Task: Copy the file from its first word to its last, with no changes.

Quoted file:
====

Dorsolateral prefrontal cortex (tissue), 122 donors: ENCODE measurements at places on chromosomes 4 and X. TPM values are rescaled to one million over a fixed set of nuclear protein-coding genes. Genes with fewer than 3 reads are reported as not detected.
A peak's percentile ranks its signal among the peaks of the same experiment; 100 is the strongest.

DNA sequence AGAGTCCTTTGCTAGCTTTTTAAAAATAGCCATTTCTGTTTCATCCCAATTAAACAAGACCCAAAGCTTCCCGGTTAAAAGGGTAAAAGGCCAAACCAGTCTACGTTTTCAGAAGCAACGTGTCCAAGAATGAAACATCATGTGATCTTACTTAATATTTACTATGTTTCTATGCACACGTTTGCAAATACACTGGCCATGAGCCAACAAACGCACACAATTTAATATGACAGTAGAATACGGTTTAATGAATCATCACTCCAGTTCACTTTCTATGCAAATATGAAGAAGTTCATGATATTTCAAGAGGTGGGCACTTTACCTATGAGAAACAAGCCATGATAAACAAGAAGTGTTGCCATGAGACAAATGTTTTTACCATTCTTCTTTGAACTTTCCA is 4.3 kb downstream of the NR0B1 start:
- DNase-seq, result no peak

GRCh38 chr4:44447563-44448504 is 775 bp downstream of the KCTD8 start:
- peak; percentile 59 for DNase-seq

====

Dorsolateral prefrontal cortex (tissue), 122 donors: ENCODE measurements at places on chromosomes 4 and X. TPM values are rescaled to one million over a fixed set of nuclear protein-coding genes. Genes with fewer than 3 reads are reported as not detected.
A peak's percentile ranks its signal among the peaks of the same experiment; 100 is the strongest.

DNA sequence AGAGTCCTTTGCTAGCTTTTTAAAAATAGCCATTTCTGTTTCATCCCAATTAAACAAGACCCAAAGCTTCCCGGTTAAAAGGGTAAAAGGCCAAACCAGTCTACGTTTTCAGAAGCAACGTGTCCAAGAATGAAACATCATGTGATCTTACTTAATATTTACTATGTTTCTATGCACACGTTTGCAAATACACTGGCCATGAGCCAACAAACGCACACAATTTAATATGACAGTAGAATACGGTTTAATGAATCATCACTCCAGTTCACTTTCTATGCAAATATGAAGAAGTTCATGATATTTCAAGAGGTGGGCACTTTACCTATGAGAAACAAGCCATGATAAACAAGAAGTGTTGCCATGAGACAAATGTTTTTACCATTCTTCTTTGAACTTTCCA is 4.3 kb downstream of the NR0B1 start:
- DNase-seq, result no peak

GRCh38 chr4:44447563-44448504 is 775 bp downstream of the KCTD8 start:
- peak; percentile 59 for DNase-seq